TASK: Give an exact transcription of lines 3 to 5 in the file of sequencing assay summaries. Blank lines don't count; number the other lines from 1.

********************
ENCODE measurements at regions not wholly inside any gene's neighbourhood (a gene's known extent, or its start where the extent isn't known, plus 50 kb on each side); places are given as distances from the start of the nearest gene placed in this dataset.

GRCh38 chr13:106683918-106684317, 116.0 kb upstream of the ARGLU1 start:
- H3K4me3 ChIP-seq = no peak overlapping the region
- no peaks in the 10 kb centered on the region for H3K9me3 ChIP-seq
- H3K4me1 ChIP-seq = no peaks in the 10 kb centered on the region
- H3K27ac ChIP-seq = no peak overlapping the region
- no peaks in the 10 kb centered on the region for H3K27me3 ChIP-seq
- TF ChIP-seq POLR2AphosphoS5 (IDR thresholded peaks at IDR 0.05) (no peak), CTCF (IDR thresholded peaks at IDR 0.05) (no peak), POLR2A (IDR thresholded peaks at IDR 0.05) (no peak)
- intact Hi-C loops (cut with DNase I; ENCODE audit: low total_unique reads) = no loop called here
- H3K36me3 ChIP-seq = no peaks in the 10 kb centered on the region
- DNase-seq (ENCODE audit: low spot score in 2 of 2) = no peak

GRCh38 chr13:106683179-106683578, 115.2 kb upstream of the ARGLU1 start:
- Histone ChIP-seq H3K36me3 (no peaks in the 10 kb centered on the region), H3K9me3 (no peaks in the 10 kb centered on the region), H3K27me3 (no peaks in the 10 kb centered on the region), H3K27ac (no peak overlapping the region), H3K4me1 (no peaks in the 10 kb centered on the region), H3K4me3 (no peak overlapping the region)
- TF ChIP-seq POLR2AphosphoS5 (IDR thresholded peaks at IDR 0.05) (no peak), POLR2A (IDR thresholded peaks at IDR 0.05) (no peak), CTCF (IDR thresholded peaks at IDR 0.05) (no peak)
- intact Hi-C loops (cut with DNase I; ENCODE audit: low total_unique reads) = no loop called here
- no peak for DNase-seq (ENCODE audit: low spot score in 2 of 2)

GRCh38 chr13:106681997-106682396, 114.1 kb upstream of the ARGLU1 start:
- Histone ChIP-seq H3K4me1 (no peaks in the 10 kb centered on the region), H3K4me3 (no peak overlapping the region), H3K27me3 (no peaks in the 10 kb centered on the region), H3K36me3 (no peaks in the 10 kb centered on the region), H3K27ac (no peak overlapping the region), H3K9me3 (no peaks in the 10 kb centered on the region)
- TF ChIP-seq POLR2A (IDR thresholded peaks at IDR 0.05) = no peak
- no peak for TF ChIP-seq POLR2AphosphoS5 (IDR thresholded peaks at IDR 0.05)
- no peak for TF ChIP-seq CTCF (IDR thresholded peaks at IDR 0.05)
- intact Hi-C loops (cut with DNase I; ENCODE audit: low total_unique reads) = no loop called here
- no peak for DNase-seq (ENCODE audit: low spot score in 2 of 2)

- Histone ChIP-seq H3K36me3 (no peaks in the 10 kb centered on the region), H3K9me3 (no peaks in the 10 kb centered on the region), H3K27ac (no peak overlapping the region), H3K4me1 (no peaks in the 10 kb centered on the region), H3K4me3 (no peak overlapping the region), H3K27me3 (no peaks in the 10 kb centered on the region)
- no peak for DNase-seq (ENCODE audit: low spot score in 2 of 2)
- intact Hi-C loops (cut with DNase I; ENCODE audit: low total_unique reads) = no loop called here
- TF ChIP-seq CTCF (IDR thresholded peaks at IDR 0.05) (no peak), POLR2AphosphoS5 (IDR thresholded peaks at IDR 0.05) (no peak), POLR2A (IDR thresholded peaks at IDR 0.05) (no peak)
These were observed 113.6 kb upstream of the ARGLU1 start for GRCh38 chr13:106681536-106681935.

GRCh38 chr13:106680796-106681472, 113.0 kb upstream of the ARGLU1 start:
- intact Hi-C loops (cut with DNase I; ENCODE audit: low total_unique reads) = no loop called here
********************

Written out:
- H3K4me3 ChIP-seq = no peak overlapping the region
- no peaks in the 10 kb centered on the region for H3K9me3 ChIP-seq
- H3K4me1 ChIP-seq = no peaks in the 10 kb centered on the region